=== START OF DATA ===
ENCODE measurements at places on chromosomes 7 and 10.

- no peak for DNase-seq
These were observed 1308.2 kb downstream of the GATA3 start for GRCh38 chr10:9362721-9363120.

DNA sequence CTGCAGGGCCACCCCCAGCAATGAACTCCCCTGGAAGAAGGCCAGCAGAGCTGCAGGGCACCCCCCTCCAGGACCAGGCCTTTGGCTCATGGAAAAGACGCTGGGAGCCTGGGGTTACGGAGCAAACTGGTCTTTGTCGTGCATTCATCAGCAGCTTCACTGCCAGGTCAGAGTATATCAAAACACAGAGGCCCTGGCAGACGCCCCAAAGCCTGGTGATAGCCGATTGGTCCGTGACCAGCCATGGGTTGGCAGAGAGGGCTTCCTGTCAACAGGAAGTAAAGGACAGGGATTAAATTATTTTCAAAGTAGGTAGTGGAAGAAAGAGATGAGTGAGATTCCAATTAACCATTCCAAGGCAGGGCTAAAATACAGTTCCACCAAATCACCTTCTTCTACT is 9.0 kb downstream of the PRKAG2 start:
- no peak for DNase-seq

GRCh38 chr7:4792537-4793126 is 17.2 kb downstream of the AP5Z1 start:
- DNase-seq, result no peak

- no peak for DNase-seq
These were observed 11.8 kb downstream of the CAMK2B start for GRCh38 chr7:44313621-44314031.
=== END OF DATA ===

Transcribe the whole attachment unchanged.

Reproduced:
ENCODE measurements at places on chromosomes 7 and 10.

- no peak for DNase-seq
These were observed 1308.2 kb downstream of the GATA3 start for GRCh38 chr10:9362721-9363120.

DNA sequence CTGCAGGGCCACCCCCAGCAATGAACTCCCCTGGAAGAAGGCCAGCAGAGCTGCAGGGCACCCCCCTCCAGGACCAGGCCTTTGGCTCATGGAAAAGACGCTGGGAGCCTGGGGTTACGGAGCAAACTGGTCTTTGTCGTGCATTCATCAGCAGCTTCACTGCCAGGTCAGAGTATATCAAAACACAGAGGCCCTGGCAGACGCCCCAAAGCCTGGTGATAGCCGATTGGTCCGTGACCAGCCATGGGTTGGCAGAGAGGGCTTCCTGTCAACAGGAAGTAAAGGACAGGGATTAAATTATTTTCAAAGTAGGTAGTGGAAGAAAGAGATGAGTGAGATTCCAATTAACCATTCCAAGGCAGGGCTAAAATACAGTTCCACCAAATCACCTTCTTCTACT is 9.0 kb downstream of the PRKAG2 start:
- no peak for DNase-seq

GRCh38 chr7:4792537-4793126 is 17.2 kb downstream of the AP5Z1 start:
- DNase-seq, result no peak

- no peak for DNase-seq
These were observed 11.8 kb downstream of the CAMK2B start for GRCh38 chr7:44313621-44314031.